The pic above is of me on a Bixi bike in downtown Toronto. A couple of months ago D'Arcy and I had a worker stay over for the night and we went to a hotel. We spent the afternoon riding along Queen St. W. on these bikes and I felt like a carefree teenager (well, if you know me, I've never been quite 'carefree!')

I'd love to hear from parents who have struck a good balance between caring for themselves and caring for an adult child with disabilities. Louise


Louise, I'm also very interested to read what these other parents have to share. My husband and I plan to keep our daughter (total care, non-verbal) with us her whole adult life, Lord willing.

On one hand, it's reassuring to know she will be lovingly cared for. Residential care terrifies us, from outright abuse to the staff overlooking small comforts that make her world pleasant.

On the other hand, the thought of 40 years' worth of "whipping up 7 meaningful days a week," as you so aptly put it, is overwhelming.

So I tend not to think about it. This is poor planning, not only for our daughter but for ourselves. She'll be out of school in 6 years--a heartbeat, really, given how fast time races by. If she AND we are to enjoy a meaningful future, we need to be taking steps towards that today. Those comments from wise, balanced parents will be very helpful!

I'm happy you posted this, Louise. It makes me feel a tiny bit better to know I am not alone; that there are other mothers who may be having their own private tug of war in their hearts and in their minds.

Thanks for writing Rose-Marie. Does your daughter have a support network?

Ever since my son Ben was 4, people have been telling me that this is a great way to ensure a secure, happy future for your child, and one which doesn't just rest on your shoulders.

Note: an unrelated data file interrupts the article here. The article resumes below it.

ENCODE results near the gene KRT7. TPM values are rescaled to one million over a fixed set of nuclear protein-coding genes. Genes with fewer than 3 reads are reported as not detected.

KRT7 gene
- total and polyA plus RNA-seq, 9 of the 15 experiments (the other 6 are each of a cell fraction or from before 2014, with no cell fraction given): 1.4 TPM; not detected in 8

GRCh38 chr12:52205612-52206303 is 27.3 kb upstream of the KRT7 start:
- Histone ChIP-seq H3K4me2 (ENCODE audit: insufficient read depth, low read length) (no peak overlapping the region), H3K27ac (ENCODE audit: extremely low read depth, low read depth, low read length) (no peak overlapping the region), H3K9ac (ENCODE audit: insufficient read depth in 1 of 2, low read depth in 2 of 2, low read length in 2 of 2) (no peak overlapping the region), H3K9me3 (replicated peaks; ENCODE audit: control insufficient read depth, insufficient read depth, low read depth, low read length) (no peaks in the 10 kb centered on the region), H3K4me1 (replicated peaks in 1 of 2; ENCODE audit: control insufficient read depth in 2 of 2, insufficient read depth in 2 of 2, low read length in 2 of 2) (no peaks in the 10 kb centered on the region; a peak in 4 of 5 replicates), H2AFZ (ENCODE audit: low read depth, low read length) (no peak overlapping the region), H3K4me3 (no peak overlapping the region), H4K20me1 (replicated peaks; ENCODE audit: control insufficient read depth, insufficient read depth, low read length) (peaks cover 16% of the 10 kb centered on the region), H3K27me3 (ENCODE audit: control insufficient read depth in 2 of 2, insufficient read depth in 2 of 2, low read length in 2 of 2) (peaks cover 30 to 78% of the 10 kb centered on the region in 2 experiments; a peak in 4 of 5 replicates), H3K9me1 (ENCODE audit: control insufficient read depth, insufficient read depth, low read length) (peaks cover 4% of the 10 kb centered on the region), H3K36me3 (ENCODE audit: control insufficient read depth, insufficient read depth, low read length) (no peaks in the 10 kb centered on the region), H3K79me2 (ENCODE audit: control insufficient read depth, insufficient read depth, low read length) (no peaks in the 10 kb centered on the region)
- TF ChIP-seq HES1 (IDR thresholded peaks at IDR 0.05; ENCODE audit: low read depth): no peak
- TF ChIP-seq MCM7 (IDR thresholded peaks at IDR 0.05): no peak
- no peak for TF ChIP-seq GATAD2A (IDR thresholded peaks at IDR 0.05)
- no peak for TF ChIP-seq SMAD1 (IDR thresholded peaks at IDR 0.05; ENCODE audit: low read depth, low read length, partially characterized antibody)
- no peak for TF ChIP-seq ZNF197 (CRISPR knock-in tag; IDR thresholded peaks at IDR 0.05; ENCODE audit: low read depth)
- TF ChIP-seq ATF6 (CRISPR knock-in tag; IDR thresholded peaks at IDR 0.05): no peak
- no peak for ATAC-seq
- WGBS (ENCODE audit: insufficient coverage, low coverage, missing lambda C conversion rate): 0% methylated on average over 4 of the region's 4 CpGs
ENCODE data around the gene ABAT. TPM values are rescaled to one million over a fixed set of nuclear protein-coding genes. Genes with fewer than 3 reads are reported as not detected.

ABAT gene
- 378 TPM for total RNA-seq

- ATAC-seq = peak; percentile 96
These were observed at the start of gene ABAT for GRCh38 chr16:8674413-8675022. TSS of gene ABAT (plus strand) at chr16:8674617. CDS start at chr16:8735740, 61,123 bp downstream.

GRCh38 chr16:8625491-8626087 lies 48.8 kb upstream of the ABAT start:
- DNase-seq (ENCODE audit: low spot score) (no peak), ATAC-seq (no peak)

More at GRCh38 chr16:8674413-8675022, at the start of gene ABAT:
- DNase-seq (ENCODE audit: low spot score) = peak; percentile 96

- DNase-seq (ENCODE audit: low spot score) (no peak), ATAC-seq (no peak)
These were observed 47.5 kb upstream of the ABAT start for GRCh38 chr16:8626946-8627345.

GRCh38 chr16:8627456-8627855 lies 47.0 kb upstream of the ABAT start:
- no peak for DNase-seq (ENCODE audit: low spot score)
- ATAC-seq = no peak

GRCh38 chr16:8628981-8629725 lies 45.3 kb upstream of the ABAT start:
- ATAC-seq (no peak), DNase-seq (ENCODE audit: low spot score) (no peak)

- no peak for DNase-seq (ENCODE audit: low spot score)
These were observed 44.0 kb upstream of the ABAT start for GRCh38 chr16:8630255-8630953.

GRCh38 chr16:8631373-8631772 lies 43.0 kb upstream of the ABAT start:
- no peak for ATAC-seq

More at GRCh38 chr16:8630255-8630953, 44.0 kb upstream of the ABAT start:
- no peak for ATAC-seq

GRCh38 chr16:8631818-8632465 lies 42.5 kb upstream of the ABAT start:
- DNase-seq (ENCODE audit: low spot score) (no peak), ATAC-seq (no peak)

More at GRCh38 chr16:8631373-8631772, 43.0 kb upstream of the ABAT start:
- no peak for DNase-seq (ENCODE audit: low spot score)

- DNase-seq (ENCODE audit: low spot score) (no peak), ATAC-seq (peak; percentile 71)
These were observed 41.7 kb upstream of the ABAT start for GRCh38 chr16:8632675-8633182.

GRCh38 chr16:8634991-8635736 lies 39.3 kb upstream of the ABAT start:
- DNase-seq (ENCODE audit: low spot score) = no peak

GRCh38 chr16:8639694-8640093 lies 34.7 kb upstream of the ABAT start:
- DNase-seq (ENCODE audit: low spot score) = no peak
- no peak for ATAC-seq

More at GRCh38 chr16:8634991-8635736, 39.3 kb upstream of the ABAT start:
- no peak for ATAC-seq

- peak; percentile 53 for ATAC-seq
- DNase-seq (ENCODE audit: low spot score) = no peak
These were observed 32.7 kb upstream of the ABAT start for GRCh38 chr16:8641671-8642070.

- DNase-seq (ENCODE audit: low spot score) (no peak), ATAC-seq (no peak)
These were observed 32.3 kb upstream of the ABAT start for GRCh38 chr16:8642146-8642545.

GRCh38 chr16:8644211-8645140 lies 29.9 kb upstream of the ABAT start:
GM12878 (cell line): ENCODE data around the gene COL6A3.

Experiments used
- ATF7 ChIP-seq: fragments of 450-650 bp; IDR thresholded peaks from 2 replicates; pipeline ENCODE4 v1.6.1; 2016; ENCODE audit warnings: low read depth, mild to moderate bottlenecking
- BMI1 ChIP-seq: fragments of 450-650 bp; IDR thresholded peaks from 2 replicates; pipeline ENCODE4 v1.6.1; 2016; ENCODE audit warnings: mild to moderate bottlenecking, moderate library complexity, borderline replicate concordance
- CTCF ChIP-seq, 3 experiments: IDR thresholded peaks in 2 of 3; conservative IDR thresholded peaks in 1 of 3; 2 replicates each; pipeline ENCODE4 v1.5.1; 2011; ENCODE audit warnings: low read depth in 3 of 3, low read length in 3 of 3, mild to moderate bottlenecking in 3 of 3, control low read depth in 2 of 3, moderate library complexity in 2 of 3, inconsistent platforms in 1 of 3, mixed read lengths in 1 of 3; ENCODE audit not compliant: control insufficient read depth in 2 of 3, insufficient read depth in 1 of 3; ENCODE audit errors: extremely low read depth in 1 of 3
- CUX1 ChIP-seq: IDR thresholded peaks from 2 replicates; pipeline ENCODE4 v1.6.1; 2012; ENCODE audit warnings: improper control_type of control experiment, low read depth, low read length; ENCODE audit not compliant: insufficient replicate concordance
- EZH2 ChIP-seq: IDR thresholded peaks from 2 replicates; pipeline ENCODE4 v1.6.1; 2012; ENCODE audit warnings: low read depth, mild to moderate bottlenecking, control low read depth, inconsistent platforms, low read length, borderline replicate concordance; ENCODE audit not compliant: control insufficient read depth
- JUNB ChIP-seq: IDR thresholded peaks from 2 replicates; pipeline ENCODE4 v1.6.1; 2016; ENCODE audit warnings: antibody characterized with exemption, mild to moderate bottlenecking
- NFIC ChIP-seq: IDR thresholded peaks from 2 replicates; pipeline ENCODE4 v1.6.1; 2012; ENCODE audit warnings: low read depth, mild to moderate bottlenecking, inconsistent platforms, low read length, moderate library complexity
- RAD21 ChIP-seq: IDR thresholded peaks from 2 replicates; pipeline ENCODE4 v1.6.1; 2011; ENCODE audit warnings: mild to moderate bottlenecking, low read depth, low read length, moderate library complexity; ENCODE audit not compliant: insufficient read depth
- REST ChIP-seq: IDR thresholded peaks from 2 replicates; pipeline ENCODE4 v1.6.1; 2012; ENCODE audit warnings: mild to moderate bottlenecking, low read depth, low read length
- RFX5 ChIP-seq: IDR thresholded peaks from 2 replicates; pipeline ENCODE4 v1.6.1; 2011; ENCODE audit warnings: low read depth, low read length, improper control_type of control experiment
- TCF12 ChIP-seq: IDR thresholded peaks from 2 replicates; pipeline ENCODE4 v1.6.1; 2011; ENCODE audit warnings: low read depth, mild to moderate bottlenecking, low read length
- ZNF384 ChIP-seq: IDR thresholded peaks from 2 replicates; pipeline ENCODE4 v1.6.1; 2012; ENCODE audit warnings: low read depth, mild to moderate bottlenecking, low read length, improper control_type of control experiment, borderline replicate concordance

But I never wanted to ask people for help, so it wasn't until my son was 17 that we finally had a life plan day for him. And now I've hired a group to help us develop his support network.

The network will probably meet every couple of months and have a variety of folks in it -- friends, neighbours, workers, peers, people we know who have great connections and can help connect Ben to activities in the community. Anyone who has taken a special interest in Ben.

There is a wonderful book published by Plan Toronto -- you can get it on their website -- it's called A Safe and Secure Future and it has sections on planning related to finances, home, friendship, activities, etc. It has useful worksheets that get you thinking about the different topics. I would recommend it highly.

It's also fun to get as group of people together to identify your child's strengths and dreams and to include your child.

Will you write us a guest blog sometime??? Louise

Hi DeeAnn -- of course there is a struggle, because you're human, right?

A therapist I saw kept suggesting that anger was at the root of some of my problems but I could never identify with that. Anger? That wasn't me. Anger wasn't an acceptable emotion. Grief or guilt or worry, yes, but not anger.

And then it hit me in Chicago that anger was indeed what I felt. And that was okay.

And it was freeing in some way to admit that I do need a life as well -- that my entire life can not be lived for my son.

Why don't you write us a piece about how you feel as your son is about to turn 30? I'm sure our readers would love to hear about it. xo